It's no surprise then that platinum is hugely expensive – today's market price is more than $1,300 per Troy ounce. Turning to ruthenium, the total annual production is just 27 tonnes, an amount that would fit in a 1.3m3 cube. Both are mined predominantly in South Africa.
Platinum is one of the noble metals, which means that it's relatively unreactive. Unlike metals such as copper – the main ores of which are compounds – platinum is normally found in its metallic form. This doesn't mean that extracting it from its ore is simple, though, as platinum is normally found mixed with other metals.
Obtaining pure platinum involves separating it from the iron, copper, gold, nickel, iridium, palladium, rhodium, ruthenium and osmium that it's invariably found with. Let's just say it's a complicated multistage chemical process that can take up to six months to complete. Fortuitously, though, the ruthenium that's also needed in disk manufacture is a by-product of the process.
A deep mine in the Bushveld Complex of South Africa might seem far-removed from a finished hard disk, and in this sense it's an ideal place to start our investigation. But we're not going to need the platinum or the ruthenium until well down the line, so for now we'll put them aside as we move to something more down to earth – and considerably more common.
Step 2: Making aluminium blanks
The manufacture of a hard disk platter starts with the fabrication of aluminium blanks, which are disks of aluminium alloy onto which the magnetic recording layer will eventually be deposited.
High-purity alloy that contains four to five per cent magnesium plus small amounts of silicon, copper, iron and zinc to give it the necessary properties is cast into an ingot weighing seven tonnes. The ingot is then heat-treated, hot-rolled and cold-rolled in multiple passes to provide a sheet of the necessary thickness (usually 0.635mm, 0.8mm, 1.0mm, 1.27mm, 1.5mm or 1.8 mm – just enough to provide adequate stability while rotating at high speed) from which the blanks will be punched.GETTING STARTED:Hot rolling mills process aluminium ingots into thin slivers of metal from which disks will be punched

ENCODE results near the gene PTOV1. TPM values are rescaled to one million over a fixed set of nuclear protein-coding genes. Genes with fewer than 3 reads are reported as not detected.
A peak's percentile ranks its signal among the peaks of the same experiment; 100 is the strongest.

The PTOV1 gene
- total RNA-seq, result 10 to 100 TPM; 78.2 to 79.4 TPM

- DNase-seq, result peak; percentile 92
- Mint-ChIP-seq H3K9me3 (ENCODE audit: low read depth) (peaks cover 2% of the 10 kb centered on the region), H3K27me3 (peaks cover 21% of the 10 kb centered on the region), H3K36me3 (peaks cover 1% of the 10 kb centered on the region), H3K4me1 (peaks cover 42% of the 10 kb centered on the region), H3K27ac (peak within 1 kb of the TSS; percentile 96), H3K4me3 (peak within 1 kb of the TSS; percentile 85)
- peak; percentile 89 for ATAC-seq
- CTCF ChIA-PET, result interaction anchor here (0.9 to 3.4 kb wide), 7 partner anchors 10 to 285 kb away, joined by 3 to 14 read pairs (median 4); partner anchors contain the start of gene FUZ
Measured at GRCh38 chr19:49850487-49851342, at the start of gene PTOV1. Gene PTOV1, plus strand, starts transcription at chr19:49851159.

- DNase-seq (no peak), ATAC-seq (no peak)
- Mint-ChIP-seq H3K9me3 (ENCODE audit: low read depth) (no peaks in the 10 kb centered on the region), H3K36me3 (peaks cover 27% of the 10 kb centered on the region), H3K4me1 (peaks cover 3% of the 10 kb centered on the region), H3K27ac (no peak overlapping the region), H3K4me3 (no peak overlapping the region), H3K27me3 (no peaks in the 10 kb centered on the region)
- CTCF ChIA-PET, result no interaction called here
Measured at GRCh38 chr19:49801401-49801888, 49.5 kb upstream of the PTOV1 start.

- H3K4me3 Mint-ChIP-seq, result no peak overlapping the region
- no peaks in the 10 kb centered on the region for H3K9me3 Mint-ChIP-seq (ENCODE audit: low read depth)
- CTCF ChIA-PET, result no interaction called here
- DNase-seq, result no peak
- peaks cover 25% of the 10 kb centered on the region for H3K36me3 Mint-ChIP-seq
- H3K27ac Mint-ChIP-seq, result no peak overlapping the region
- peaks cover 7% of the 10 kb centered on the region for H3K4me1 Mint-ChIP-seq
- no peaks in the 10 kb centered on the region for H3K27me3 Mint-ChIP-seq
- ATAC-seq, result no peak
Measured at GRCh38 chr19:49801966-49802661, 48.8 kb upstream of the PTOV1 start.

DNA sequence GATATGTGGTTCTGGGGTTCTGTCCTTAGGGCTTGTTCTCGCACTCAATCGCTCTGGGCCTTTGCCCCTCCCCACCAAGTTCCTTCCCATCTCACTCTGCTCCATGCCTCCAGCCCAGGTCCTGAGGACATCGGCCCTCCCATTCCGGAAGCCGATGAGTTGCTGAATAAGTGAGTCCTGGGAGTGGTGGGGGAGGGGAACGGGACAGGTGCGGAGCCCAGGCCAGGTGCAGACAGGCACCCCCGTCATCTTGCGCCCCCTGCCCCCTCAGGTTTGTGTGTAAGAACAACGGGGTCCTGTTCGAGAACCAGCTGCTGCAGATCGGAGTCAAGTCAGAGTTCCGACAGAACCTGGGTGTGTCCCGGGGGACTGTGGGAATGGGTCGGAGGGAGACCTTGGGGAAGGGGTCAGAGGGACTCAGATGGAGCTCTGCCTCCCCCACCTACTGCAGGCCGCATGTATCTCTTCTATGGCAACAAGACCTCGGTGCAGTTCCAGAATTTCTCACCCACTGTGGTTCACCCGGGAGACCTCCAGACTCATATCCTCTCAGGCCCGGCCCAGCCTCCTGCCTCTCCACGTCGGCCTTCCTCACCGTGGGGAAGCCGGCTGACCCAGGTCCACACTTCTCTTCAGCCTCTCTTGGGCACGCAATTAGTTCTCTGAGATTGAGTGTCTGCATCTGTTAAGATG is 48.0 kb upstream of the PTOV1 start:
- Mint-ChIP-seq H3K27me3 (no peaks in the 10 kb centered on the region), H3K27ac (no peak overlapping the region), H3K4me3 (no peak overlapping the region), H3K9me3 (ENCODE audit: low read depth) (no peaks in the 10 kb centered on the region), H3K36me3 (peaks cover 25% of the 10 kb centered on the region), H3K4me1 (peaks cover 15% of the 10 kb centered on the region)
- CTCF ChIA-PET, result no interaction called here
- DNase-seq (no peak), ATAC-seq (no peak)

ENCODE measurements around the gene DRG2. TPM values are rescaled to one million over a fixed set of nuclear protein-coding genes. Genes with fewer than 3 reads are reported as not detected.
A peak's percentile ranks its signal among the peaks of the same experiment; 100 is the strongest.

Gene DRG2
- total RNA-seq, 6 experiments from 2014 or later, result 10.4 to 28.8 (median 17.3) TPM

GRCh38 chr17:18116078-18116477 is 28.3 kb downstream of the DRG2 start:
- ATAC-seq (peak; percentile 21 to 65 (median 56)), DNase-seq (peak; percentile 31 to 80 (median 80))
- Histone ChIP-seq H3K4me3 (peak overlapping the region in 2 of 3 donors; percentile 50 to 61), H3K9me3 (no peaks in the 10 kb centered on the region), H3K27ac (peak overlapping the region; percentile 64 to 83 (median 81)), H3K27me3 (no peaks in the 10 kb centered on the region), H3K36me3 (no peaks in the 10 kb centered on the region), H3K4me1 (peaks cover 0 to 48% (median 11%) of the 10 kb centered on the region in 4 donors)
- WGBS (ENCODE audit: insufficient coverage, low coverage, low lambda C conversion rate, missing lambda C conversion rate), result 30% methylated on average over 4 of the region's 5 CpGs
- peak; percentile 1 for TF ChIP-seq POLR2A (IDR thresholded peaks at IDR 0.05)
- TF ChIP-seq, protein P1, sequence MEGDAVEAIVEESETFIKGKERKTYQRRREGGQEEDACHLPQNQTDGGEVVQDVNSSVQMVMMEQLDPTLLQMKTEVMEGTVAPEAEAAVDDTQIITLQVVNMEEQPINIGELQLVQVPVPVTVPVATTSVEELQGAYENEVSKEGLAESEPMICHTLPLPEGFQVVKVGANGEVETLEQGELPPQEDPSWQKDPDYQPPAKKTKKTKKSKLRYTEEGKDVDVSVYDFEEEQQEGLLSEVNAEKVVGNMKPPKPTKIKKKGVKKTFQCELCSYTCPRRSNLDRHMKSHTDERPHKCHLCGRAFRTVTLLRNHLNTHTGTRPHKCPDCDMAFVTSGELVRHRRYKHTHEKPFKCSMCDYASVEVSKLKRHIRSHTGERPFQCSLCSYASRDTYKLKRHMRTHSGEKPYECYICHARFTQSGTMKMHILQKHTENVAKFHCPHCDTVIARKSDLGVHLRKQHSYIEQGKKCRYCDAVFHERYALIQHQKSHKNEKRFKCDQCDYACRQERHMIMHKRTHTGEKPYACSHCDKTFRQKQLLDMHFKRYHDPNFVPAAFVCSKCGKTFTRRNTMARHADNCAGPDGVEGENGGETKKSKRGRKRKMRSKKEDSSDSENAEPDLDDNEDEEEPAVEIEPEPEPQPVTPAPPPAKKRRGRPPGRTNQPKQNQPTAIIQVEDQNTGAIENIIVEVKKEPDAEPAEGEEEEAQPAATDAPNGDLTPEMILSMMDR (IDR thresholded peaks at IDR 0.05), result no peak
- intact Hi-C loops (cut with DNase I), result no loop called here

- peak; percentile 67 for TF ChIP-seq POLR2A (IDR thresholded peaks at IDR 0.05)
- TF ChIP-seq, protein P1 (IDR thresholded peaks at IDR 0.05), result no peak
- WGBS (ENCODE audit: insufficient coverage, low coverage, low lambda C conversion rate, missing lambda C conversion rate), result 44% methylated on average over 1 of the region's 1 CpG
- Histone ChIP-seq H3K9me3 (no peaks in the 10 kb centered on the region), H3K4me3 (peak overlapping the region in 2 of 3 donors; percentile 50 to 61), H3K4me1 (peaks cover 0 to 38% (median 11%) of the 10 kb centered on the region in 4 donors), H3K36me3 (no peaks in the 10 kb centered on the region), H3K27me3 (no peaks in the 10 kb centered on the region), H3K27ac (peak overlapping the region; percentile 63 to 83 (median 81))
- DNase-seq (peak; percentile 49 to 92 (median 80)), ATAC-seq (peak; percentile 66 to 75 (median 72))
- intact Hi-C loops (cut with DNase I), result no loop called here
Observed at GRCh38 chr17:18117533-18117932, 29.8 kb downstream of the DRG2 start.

Punching takes place once the alloy sheet has been coiled into large rolls so that a single stamping process produces lots of blanks. This is then followed by a stacked annealing process to reflatten the blanks. Finally the blanks are ground to a high level of precision to achieve the necessary surface and edge finish. Bear in mind that this and all subsequent steps are carried out on both sides of the platter so that it ends up with two recording surfaces.
Step 3: NiP plating
The aluminium blanks are now precision-ground using 'stones' that are composed of PVA and which contain silicon carbide as the abrasive agent. However, even with all the care taken to produce a good finish, the surfaces of the aluminium blanks produced in Step 2 are not yet nearly perfect enough. Because there's a limit to the degree of smoothness to which aluminium alloy can be ground, the next step is to apply a hard coating that will take a better finish.PERFECT FINISH:The soft aluminium is plated with a hard NiP layer so that it can be polished to an incredible degree of smoothness
This hard coating is an amorphous alloy of nickel and phosphorous (NiP). It's applied by an electroless process in which complex supersaturated solutions containing compounds of nickel and phosphorous react on the surface of the disk to leave the required NiP layer. This layer can now be further refined in the next step of the process. Go to page two of three.
A bit of nonsense I found on YouTube.